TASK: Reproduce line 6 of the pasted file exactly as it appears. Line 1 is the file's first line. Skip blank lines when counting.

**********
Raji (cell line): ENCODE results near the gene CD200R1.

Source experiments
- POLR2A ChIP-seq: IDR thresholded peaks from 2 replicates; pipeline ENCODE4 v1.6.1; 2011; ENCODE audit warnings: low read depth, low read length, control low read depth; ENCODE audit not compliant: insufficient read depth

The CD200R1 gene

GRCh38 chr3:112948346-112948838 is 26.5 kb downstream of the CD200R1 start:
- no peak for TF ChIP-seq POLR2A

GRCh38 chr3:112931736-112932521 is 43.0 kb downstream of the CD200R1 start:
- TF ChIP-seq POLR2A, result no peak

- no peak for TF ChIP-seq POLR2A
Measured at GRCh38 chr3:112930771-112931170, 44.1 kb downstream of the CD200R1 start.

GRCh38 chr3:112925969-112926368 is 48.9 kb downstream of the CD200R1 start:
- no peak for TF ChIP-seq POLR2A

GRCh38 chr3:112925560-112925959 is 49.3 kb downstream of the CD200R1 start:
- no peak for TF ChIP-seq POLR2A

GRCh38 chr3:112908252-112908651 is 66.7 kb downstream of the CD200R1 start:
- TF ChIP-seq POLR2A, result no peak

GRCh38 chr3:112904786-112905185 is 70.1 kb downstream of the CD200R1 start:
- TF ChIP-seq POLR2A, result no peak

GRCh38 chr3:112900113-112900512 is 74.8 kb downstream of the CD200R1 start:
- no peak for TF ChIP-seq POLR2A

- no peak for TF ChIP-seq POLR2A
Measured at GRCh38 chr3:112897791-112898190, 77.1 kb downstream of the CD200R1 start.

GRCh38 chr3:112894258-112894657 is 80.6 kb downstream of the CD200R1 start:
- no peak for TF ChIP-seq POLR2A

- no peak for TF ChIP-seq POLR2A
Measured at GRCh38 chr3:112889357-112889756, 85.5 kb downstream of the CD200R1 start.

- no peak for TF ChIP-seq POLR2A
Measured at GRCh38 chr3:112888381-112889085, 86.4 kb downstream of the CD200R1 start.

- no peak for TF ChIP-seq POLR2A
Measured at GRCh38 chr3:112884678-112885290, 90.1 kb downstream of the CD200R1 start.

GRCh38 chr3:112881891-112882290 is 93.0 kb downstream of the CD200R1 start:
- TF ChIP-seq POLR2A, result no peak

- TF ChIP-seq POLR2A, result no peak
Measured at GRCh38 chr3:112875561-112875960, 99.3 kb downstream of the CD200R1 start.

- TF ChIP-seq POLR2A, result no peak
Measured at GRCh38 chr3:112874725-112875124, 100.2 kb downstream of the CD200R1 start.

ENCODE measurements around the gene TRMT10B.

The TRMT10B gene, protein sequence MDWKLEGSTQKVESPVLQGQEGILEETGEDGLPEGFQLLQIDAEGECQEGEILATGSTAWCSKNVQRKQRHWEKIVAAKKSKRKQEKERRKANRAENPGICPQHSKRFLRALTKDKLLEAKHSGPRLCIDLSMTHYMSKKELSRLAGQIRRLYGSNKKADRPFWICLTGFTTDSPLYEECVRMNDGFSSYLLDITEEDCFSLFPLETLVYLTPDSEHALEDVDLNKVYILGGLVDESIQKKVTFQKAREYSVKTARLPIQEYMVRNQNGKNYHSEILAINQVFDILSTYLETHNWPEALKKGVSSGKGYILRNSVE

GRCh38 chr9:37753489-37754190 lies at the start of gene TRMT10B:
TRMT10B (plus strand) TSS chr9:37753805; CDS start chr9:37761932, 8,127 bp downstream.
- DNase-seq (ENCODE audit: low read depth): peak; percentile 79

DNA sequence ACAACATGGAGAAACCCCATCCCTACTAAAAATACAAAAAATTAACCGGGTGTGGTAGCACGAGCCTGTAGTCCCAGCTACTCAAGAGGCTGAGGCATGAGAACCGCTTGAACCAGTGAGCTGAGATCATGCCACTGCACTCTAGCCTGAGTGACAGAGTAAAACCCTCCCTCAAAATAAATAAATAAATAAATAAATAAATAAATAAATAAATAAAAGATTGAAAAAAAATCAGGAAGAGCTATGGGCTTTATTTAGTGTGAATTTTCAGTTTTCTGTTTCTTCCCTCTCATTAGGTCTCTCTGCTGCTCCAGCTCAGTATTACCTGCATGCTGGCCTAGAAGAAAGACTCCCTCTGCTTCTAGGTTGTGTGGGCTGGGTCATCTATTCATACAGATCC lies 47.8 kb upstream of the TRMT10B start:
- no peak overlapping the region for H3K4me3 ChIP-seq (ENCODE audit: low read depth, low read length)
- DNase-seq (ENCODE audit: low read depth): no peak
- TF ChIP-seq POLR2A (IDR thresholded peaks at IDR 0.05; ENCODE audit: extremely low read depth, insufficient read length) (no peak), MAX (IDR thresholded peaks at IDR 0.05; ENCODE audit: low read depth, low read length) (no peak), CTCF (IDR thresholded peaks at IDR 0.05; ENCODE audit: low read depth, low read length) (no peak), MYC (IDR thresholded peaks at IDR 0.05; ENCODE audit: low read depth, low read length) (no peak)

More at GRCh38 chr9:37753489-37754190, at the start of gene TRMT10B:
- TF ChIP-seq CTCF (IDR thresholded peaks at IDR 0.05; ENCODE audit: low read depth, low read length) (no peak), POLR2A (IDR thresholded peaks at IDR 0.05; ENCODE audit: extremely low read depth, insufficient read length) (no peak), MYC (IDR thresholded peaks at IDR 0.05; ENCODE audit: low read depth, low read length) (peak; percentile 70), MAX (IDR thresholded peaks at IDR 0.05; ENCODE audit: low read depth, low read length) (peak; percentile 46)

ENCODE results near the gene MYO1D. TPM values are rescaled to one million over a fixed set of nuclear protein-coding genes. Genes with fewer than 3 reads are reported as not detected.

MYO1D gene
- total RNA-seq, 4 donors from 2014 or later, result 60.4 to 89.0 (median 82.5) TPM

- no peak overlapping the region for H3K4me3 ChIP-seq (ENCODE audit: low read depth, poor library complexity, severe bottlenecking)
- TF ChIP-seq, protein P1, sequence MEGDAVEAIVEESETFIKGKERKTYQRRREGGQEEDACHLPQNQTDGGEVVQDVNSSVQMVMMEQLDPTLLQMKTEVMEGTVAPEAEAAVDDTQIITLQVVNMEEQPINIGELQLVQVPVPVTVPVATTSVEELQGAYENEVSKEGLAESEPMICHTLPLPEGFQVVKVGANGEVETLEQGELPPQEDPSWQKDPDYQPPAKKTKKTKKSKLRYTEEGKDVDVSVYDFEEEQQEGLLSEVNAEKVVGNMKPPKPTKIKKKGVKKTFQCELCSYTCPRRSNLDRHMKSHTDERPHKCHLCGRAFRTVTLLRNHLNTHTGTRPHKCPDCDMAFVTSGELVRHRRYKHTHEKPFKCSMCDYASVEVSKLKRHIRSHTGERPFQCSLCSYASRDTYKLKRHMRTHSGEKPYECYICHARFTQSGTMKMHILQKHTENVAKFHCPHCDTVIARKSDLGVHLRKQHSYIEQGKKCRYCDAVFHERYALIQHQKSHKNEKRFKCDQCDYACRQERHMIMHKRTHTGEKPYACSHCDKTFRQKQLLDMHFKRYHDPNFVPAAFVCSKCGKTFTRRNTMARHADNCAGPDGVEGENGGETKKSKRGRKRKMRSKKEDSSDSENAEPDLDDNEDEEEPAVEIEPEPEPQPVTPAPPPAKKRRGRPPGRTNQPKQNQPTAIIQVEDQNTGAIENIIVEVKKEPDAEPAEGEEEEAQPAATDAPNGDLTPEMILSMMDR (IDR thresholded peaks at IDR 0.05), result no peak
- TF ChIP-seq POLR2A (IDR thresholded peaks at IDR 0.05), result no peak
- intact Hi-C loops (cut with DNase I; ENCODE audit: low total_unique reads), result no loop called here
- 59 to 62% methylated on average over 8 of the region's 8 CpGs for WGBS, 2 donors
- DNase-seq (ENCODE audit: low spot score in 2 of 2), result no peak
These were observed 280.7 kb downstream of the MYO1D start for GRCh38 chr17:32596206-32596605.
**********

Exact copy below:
- no peak for TF ChIP-seq POLR2A